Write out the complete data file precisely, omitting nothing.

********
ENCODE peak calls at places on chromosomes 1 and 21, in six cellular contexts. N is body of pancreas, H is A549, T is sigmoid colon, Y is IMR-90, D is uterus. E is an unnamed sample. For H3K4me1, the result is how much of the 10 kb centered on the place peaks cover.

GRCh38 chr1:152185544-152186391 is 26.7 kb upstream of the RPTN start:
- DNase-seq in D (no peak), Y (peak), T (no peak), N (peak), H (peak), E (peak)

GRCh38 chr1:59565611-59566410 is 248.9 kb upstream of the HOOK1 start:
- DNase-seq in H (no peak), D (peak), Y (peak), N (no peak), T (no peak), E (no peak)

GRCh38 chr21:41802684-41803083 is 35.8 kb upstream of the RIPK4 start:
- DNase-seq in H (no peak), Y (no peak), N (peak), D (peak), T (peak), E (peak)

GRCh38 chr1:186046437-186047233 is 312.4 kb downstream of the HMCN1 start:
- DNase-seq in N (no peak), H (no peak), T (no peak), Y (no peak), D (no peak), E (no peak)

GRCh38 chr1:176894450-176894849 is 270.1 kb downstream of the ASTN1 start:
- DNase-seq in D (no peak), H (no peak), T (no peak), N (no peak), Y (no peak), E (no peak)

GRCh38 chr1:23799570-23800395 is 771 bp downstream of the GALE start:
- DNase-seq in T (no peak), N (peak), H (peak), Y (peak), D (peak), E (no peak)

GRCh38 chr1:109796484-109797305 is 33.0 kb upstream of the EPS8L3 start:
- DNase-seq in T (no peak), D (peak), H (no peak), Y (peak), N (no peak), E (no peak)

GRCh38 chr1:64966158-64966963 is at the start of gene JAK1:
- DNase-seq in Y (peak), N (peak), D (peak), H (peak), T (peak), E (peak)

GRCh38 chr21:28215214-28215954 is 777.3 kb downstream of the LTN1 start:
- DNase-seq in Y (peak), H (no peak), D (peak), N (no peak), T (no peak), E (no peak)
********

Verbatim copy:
ENCODE peak calls at places on chromosomes 1 and 21, in six cellular contexts. N is body of pancreas, H is A549, T is sigmoid colon, Y is IMR-90, D is uterus. E is an unnamed sample. For H3K4me1, the result is how much of the 10 kb centered on the place peaks cover.

GRCh38 chr1:152185544-152186391 is 26.7 kb upstream of the RPTN start:
- DNase-seq in D (no peak), Y (peak), T (no peak), N (peak), H (peak), E (peak)

GRCh38 chr1:59565611-59566410 is 248.9 kb upstream of the HOOK1 start:
- DNase-seq in H (no peak), D (peak), Y (peak), N (no peak), T (no peak), E (no peak)

GRCh38 chr21:41802684-41803083 is 35.8 kb upstream of the RIPK4 start:
- DNase-seq in H (no peak), Y (no peak), N (peak), D (peak), T (peak), E (peak)

GRCh38 chr1:186046437-186047233 is 312.4 kb downstream of the HMCN1 start:
- DNase-seq in N (no peak), H (no peak), T (no peak), Y (no peak), D (no peak), E (no peak)

GRCh38 chr1:176894450-176894849 is 270.1 kb downstream of the ASTN1 start:
- DNase-seq in D (no peak), H (no peak), T (no peak), N (no peak), Y (no peak), E (no peak)

GRCh38 chr1:23799570-23800395 is 771 bp downstream of the GALE start:
- DNase-seq in T (no peak), N (peak), H (peak), Y (peak), D (peak), E (no peak)

GRCh38 chr1:109796484-109797305 is 33.0 kb upstream of the EPS8L3 start:
- DNase-seq in T (no peak), D (peak), H (no peak), Y (peak), N (no peak), E (no peak)

GRCh38 chr1:64966158-64966963 is at the start of gene JAK1:
- DNase-seq in Y (peak), N (peak), D (peak), H (peak), T (peak), E (peak)

GRCh38 chr21:28215214-28215954 is 777.3 kb downstream of the LTN1 start:
- DNase-seq in Y (peak), H (no peak), D (peak), N (no peak), T (no peak), E (no peak)